• Lack of physical activity: Regular physical activity can increase BDNF production and availability in the brain, while a sedentary lifestyle can compromise BDNF expression and function, and lead to reduced neural plasticity.
  • Inadequate sleep: Adequate sleep is essential for the production and regulation of BDNF protein. Insufficient sleep can decrease BDNF protein production and availability, leading to cognitive deficits.
  • Alcohol consumption: Chronic alcohol consumption can inhibit BDNF protein production and availability, leading to cognitive deficits, lack of concentration and focus, and an increased risk of neurodegenerative diseases.
  • Smoking: Smoking has been shown to inhibit BDNF protein production and availability, leading to cognitive impairment and an increased risk of neurodegenerative diseases.
  • Environmental toxins: Exposure to environmental toxins, such as air pollution and pesticides, can affect BDNF protein function and regulation.

The role of BDNF in autism

A missing piece of the puzzle

Brain-derived neurotrophic factor has been implicated in the development of autism spectrum disorder (ASD). Several studies have shown that individuals with ASD have lower levels of BDNF in the central nervous system compared to individuals without ASD. One study found that BDNF levels were significantly lower in the blood of children with ASD compared to controls, while another study reported reduced BDNF levels in the cerebrospinal fluid of adults with ASD. Additionally, genetic studies have identified several single nucleotide polymorphisms (SNPs) in the BDNF gene that are associated with ASD.

BDNF is involved in the development and function of neurons in the brain, and deficiencies in BDNF can lead to cognitive deficits, social impairments and lack of focus which are common symptoms of ASD. BDNF also plays a role in the regulation of the stress response and the reward pathways of the brain, which are also affected in individuals with ASD. These findings suggest that BDNF may be involved in the development of ASD and that targeting BDNF could potentially be a therapeutic approach for treating ASD. However, more research is needed to fully understand the relationship between BDNF and ASD and to determine the potential effectiveness of BDNF-based therapies for ASD.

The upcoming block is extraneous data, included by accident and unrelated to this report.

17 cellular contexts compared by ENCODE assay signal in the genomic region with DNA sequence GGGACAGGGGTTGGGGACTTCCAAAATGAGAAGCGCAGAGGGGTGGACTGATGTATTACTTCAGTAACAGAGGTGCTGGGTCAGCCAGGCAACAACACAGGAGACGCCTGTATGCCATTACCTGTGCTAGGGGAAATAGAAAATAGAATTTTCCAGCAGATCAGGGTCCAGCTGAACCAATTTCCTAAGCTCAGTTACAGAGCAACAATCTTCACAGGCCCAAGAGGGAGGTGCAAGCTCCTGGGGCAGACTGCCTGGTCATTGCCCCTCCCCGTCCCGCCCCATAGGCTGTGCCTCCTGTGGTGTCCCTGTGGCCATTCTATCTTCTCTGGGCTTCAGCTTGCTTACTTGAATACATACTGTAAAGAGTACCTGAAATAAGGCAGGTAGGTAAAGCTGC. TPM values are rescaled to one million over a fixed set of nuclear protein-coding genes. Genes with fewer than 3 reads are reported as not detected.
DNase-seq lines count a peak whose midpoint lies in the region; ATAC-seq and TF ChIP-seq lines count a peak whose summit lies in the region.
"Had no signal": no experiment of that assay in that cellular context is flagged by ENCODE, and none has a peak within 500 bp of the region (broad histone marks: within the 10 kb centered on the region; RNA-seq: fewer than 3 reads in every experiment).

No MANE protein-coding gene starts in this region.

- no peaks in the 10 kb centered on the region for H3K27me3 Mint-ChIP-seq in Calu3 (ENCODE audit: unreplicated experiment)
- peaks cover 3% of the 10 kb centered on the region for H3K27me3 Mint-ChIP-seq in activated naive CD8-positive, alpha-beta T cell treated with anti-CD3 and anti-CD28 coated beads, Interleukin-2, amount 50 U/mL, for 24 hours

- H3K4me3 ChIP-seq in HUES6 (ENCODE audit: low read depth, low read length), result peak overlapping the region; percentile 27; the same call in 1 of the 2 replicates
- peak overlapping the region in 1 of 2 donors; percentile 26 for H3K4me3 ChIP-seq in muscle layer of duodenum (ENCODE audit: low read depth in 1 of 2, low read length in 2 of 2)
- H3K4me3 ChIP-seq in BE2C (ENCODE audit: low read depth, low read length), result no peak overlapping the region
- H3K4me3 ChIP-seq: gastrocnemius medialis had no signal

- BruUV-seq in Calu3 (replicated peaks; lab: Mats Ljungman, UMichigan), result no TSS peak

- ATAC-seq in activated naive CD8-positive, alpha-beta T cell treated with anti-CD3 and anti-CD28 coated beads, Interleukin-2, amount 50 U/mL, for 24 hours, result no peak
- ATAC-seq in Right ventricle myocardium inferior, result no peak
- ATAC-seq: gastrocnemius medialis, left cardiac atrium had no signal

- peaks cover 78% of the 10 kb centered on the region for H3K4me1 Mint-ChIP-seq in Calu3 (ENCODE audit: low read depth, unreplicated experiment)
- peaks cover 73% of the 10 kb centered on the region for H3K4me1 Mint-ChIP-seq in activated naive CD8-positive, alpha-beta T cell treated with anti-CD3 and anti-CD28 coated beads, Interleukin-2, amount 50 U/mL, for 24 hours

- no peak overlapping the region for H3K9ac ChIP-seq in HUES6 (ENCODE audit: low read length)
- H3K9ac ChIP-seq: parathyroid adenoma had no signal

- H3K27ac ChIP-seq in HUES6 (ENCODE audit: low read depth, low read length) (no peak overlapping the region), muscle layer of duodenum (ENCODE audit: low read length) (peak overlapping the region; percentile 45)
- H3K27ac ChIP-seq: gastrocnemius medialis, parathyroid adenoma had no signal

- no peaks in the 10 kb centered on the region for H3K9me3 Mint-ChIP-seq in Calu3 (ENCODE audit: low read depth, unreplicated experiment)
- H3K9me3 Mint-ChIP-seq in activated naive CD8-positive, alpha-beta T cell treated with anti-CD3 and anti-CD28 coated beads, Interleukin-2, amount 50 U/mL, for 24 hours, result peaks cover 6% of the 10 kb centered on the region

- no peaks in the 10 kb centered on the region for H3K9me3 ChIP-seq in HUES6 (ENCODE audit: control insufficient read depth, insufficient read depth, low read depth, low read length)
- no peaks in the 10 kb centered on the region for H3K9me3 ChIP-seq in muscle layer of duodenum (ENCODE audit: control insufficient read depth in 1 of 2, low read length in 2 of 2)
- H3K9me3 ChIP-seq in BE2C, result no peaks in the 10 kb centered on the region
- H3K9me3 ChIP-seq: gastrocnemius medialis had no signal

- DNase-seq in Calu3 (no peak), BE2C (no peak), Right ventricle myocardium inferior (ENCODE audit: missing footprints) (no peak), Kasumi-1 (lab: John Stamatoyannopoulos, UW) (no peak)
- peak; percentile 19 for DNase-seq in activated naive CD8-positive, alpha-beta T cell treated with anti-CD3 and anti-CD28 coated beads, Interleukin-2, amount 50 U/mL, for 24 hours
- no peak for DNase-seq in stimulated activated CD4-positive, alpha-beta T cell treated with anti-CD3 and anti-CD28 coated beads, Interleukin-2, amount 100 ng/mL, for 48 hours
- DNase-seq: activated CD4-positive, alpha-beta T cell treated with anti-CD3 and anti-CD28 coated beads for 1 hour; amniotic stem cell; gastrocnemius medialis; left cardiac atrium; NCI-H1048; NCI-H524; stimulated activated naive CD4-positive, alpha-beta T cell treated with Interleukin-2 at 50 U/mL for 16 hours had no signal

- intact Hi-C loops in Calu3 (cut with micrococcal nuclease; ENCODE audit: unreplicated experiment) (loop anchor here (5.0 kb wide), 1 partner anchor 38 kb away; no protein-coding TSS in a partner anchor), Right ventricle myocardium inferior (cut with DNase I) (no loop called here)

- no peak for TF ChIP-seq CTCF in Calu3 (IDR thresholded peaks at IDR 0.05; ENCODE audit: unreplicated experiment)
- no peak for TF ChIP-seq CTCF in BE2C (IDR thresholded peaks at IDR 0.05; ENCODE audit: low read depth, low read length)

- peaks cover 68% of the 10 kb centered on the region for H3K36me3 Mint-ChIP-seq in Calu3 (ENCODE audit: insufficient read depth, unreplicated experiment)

8 ways to improve BDNF regulation

Nurturing a healthy brain

Brain-derived neurotrophic factor has been implicated in the development of autism spectrum disorder (ASD). Several studies have shown that individuals with ASD have lower levels of BDNF in the central nervous system compared to individuals without ASD. One study found that BDNF levels were significantly lower in the blood of children with ASD compared to controls, while another study reported reduced BDNF levels in the cerebrospinal fluid of adults with ASD. Additionally, genetic studies have identified several single nucleotide polymorphisms (SNPs) in the BDNF gene that are associated with ASD.

BDNF is involved in the development and function of neurons in the brain, and deficiencies in BDNF can lead to cognitive deficits, social impairments and lack of focus which are common symptoms of ASD. BDNF also plays a role in the regulation of the stress response and the reward pathways of the brain, which are also affected in individuals with ASD. These findings suggest that BDNF may be involved in the development of ASD and that targeting BDNF could potentially be a therapeutic approach for treating ASD. However, more research is needed to fully understand the relationship between BDNF and ASD and to determine the potential effectiveness of BDNF-based therapies for ASD.

  • Exercise regularly: Regular physical activity has been shown to induce BDNF mRNA and increase availability in the brain.
  • Eat a balanced diet: A balanced diet can support BDNF production and availability in the brain. Include plenty of fruits, vegetables, and healthy fats in your diet.
  • Get adequate sleep: Adequate sleep is essential for the production and regulation of BDNF protein. Aim for 7-9 hours of sleep per night to induce healhty levels of brain-derived neurotrophic factor.
  • Manage stress: Chronic stress can inhibit BDNF protein production and availability. Practice stress-management techniques, such as meditation and deep breathing, to reduce the effects of chronic stress on the brain.
  • Avoid alcohol and tobacco: Chronic alcohol consumption and smoking can inhibit BDNF protein production and availability. Avoid these substances to support BDNF function.
  • Avoid environmental toxins: Exposure to environmental toxins, such as air pollution and pesticides, can affect BDNF protein function and regulation. Avoid exposure to these toxins as much as possible.